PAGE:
fvogt added a comment.
In https://phabricator.kde.org/D10141#203545, @chinmoyr wrote:
> In https://phabricator.kde.org/D10141#197039, @fvogt wrote:
> > There is one issue I have with this. While this is close to the
`sudo`-mode of temporary authorization grants, it doesn't work that way as the
whole session has full access via file.so.
> How exactly? Is there any way for an application to choose a slave process
instead of being assigned one at random?
There isn't. Which makes any mitigation attempt impossible.
> Till now what I have observed is after a successful authentication only the
slave process is authorised to perform the action and not the application
itself. So if a malicious app wants to perform some kind of privileged file
operation then it has to (somehow) pick up a slave that had been already
authorized. And even if that were possible the slave will still show a
Yes, this is a design issue and why I don't think this can ever be made
secure without disabling Persistence completely.
>> It would be great if this could work with just the application which
initially requested the privilege.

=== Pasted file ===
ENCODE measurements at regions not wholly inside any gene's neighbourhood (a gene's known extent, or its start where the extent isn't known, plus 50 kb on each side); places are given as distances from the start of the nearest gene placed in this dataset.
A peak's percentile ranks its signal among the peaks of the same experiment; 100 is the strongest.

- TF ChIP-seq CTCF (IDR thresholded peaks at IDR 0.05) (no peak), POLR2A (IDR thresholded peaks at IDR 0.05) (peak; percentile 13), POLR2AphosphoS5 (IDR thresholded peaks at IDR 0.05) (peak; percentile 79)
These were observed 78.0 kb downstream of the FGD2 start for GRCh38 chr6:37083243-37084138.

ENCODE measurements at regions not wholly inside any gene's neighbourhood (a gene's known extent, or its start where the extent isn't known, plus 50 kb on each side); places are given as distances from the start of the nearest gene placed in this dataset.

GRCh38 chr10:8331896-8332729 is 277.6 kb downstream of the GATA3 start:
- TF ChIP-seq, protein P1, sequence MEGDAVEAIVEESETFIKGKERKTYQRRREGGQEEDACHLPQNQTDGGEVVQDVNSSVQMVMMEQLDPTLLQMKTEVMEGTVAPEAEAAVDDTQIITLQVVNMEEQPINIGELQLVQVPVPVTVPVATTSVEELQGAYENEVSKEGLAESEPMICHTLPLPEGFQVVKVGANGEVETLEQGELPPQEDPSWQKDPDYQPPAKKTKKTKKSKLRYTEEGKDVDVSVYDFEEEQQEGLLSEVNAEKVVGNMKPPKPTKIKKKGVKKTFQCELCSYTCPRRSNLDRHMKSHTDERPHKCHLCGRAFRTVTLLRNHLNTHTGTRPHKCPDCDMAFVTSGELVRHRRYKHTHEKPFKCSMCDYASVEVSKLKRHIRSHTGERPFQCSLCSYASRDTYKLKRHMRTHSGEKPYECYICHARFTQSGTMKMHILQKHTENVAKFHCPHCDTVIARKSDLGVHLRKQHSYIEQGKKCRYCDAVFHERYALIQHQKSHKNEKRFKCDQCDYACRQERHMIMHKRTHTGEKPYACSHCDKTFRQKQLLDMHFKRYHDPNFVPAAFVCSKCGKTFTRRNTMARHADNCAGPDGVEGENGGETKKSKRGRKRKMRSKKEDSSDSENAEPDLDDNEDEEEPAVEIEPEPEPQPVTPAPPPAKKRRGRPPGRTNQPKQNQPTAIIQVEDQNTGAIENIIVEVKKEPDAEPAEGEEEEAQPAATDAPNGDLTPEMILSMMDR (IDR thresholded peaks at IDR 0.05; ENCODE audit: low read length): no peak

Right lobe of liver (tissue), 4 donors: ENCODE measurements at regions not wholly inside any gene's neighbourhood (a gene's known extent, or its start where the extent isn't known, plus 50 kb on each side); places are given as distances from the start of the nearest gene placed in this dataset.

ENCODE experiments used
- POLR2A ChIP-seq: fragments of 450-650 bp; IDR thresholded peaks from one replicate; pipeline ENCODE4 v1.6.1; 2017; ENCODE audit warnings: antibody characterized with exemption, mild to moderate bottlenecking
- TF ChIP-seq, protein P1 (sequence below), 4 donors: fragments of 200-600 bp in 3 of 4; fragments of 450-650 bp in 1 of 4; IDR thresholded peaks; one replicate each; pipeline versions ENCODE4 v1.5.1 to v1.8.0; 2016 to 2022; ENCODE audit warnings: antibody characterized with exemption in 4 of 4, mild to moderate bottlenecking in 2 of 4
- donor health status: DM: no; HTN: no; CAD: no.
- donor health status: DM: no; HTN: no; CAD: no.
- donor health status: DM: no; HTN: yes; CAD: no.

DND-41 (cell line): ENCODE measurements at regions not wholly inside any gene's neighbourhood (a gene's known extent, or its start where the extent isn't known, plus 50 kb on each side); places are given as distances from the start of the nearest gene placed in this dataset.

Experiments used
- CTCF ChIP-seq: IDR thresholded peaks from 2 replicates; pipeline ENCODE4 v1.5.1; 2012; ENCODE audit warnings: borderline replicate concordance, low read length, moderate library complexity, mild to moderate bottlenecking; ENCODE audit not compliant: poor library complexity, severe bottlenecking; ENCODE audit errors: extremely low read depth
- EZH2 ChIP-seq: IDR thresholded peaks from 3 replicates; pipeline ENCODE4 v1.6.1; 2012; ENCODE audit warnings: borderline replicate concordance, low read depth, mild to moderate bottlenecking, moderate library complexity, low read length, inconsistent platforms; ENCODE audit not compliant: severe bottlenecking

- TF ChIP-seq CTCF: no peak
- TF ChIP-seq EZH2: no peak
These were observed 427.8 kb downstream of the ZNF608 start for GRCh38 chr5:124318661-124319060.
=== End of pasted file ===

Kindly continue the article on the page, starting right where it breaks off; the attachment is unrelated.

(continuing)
>> With this, the whole session has full root-level access to literally
everything on the system.
> I do understand having authorization persist for the entire session means
disaster but when kauth generates the policy file this option only results in
> Polkit's manpage says : **auth_admin_keep - Like auth_admin but the
authorization is kept for a brief period (e.g. five minutes).**
> Also when I execute **pkcheck --list-temp** after authenticating a file
operation started by dolphin the output I get includes these lines
> subject: unix-process:9532:1210162 (file.so [kdeinit5] file
> expires: 4 min 47 sec from now (Fri Feb 9 21:43:47 2018)
> This suggests **auth_admin_keep** results in temporary authorization of one
particular process for 5 minutes and not for the entire user session.
> So can you explain me one more time why you think persistence=session is a
bad idea? Do correct me if I got anything (or everything?) above wrong.
Session refers to two independant things: The time from login to logout and
all processes started by the user.
The latter meaning is the issue.
Now imagine you have a proprietary application running on wayland. It can
just wait until you try to make a change using the kauth helper and then just
inject its own files somewhere. Currently it does not even have to be a
change, reading a file is enough as the helper does not care.
To: elvisangelaccio, lbeltrame, dfaure, davidedmundson, fvogt, chinmoyr
Cc: #frameworks, michaelh, ngraham